Major work continues on the Middlbury rail project. C.B. Hall photo.
by Bruce Edwards, Vermont Business Magazine Middlebury has dedicated four-and-a-half years planning for every contingency related to an $80 million bridge and rail project smack in the middle of the downtown.
Every contingency, that is, except one – a pandemic.
And as disruptive as COVID-19 is, Jim Gish said better to deal with it now and not later.
“In an odd way it kind of benefits the work that we’re doing right now because so much of Middlebury is either shutdown or operating at a low capacity right now,” said Jim Gish, the project community liaison.
The state Agency of Transportation is undertaking the project to replace two 100-year-old bridges that cross the rail corridor along Main Street and Merchants Row and replace them with a tunnel along with rebuilding 3,500 feet of rail bed.
Once completed, the rail line through the downtown will be able to accommodate double-decker freight cars.
The project also paves the way for future Amtrak service from Rutland to Burlington with stops in Middlebury and Vergennes.
Photo: Downtown Middlebury will be shutdown for 10 weeks for construction of a rail tunnel that replaces two bridges over Merchants Row and Main Street. Jim Gish photo.
Gish said the project was delayed for several weeks during the statewide pandemic shutdown imposed in March but started back up in May with construction now underway 24/7.
“Main Street and downtown Middlebury is closed to thru traffic for a 10-week period,” he said. “During that 10-week period that’s when the major construction will take place.”
Gish said the two temporary bridges which were put in place three years ago on Main Street and Merchants Row were removed allowing for excavation work to begin on the 350-foot tunnel using precast concrete.
In the interim, rail freight is being rerouted along the eastern side of the state from Rutland to Bellows Falls and up to Burlington and south to Middlebury, Gish said.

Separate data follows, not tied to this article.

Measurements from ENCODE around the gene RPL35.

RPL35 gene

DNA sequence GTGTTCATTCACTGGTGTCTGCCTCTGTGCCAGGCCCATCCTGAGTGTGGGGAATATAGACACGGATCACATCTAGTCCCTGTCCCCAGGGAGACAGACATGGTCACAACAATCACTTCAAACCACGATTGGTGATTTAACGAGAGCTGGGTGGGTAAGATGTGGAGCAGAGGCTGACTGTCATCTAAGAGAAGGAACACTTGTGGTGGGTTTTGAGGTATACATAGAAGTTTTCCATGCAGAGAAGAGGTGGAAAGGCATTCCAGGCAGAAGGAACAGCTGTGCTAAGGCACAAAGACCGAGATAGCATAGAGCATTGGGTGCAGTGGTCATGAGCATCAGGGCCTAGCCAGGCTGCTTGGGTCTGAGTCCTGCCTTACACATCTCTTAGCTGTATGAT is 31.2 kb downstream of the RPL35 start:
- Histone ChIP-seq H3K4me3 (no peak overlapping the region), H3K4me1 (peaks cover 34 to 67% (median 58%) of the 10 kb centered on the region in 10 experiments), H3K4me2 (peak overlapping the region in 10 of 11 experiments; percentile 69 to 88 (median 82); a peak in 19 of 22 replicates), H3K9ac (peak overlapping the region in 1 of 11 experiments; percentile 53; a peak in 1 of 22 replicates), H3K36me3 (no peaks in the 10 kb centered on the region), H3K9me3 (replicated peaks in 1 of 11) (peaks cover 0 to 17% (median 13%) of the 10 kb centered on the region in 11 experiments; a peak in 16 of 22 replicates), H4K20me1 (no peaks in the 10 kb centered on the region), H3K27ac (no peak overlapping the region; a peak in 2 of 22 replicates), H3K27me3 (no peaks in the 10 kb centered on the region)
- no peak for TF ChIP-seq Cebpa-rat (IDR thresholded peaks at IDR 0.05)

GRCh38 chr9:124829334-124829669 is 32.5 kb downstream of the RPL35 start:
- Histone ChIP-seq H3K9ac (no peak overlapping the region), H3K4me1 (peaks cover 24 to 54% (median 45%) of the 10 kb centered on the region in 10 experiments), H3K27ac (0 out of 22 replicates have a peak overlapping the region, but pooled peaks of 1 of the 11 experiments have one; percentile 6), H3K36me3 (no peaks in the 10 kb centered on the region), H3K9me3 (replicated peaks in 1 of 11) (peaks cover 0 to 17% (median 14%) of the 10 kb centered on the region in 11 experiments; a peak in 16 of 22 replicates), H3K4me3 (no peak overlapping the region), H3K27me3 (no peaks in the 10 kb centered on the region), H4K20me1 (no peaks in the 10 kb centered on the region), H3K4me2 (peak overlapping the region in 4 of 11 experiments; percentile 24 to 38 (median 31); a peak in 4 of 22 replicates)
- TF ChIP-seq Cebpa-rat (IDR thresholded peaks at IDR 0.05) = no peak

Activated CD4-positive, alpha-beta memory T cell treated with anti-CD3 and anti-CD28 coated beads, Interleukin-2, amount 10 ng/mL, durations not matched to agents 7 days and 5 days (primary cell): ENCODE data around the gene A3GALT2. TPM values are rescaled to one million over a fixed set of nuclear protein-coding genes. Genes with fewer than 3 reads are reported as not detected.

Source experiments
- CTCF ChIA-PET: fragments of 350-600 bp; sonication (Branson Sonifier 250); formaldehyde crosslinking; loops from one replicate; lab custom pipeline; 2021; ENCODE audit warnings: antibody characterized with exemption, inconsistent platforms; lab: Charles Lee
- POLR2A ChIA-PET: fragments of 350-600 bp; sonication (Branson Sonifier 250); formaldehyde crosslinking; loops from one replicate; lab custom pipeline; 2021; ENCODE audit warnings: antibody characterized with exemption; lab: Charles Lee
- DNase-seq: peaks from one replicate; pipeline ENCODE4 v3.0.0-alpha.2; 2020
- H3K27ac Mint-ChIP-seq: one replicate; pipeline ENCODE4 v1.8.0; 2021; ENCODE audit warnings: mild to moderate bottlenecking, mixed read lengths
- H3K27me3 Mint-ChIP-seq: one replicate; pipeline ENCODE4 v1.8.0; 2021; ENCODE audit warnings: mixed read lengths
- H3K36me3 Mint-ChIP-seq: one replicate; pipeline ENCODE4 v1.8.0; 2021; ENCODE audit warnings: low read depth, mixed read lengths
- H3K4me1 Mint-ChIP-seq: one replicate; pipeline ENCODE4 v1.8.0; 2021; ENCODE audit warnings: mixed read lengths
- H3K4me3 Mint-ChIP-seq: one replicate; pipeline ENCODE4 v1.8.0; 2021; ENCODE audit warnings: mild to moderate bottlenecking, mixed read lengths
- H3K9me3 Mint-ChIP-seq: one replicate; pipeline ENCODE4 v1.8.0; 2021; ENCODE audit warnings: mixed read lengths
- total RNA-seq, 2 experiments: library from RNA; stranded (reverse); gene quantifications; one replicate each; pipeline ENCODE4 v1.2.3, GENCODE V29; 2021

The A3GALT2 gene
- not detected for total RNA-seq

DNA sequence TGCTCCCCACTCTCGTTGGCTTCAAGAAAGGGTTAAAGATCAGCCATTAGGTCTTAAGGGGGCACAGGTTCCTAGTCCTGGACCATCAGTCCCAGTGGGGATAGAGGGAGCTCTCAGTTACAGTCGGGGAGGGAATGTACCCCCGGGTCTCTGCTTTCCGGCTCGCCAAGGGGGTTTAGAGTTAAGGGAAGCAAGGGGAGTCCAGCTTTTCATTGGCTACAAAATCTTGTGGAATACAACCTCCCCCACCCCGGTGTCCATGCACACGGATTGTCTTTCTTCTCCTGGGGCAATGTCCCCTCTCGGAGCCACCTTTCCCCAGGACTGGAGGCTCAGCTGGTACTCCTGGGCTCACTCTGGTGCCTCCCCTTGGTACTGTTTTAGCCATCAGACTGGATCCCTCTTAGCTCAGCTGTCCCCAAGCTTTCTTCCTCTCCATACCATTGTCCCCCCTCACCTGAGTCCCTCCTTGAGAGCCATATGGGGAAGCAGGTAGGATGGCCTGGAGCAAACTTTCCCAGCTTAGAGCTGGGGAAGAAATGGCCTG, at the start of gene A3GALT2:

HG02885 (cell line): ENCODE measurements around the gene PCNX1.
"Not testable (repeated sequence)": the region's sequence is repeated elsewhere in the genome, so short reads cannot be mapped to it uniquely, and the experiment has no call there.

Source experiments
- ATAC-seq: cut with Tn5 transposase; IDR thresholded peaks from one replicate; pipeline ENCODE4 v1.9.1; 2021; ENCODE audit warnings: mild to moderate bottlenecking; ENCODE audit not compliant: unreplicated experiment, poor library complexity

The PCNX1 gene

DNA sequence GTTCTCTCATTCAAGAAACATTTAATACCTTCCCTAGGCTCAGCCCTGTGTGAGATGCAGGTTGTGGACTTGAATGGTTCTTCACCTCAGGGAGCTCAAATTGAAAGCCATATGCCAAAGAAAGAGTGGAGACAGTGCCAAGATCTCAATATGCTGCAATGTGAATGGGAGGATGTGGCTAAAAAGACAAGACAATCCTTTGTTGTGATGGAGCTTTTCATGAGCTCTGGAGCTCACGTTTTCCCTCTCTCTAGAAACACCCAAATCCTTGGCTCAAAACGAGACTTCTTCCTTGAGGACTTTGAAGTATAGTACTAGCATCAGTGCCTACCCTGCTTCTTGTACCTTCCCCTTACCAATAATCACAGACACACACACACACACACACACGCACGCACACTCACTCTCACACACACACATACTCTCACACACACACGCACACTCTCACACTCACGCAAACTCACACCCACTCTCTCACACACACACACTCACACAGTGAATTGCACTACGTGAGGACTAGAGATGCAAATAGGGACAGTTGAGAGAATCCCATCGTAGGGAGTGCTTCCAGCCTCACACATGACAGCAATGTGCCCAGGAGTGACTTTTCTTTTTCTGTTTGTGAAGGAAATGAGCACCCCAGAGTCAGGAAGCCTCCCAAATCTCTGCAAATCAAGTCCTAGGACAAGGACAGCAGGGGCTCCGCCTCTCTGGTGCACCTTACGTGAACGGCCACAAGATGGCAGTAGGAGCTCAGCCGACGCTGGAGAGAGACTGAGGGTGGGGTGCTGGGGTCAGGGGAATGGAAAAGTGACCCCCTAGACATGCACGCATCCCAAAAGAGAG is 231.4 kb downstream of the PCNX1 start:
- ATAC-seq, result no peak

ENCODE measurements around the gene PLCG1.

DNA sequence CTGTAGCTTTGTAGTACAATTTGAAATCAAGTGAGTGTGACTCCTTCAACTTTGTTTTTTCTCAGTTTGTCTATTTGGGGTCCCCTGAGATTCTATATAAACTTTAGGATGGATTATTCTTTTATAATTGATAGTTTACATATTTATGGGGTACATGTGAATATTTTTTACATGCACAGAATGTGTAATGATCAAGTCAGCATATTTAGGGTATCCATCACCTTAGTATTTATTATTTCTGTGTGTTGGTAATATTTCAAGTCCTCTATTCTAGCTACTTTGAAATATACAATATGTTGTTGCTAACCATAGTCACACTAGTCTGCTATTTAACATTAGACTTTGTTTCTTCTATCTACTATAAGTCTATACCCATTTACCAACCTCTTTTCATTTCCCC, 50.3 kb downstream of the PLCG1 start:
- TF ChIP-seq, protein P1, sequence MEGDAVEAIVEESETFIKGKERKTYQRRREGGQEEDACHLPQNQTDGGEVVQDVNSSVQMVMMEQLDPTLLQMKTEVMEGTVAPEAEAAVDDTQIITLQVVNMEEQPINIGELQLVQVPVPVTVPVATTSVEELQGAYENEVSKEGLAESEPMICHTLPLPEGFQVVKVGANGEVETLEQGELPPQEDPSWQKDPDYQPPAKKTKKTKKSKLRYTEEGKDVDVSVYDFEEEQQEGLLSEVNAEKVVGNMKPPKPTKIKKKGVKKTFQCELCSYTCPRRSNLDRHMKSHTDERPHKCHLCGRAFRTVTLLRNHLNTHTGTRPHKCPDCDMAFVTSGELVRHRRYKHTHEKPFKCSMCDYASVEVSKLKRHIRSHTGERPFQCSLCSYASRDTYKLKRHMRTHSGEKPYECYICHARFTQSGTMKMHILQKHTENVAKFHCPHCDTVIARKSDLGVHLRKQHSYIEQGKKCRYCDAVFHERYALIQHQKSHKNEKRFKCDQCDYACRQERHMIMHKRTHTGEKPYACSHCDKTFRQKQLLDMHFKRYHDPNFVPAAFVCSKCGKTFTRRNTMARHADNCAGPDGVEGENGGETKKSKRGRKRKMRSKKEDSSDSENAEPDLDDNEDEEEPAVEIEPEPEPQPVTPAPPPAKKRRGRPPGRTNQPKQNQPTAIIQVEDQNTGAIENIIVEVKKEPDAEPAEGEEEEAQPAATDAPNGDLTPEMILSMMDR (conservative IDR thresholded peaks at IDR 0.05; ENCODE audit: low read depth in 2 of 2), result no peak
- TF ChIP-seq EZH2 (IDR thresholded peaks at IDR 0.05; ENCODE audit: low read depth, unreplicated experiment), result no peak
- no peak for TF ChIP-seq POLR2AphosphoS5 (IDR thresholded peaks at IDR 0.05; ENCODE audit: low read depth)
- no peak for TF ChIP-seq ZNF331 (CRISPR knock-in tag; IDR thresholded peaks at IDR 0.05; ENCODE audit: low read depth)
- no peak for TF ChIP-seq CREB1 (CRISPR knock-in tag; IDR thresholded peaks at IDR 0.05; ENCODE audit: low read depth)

Once completed, he said the tunnel “will restore the town green to its original dimensions before the railroad arrived in the 1840s.”
Photo: Excavation work began in July on a rail tunnel in downtown Middlebury. Around the clock construction on the $80 million project will shut down the central business district for 10 weeks. Work is expected to be completed in late September. Jim Gish photo.
The main construction work is scheduled for completion on September 21.
“Main Street and Merchants Row roadways will be reopened,” Gish said. “Much of the parking downtown that has been taken by construction will be restored. A good chunk of the downtown sidewalks will be reconstructed as well.”
Kubricky Construction is the general contractor.
Next year, work will finish up with the creation of two new parks – Triangle Park on the town green and Lazarus Park in Printer’s Alley, named after the old Lazarus department store.
Adam Lougee of the Addison County Regional Planning Commission said while the 10-week shutdown is a hard economic pill to swallow, the end result will be an enhanced downtown.
“It will put a lot more usable public space right in the middle of downtown,” he said. “So I imagine it will be a really good community space once it’s done.”
He said the expanded public space will be ideal for farmers markets and other events.
To mitigate the economic fallout from the project, the town was awarded a state marketing grant of $228,000.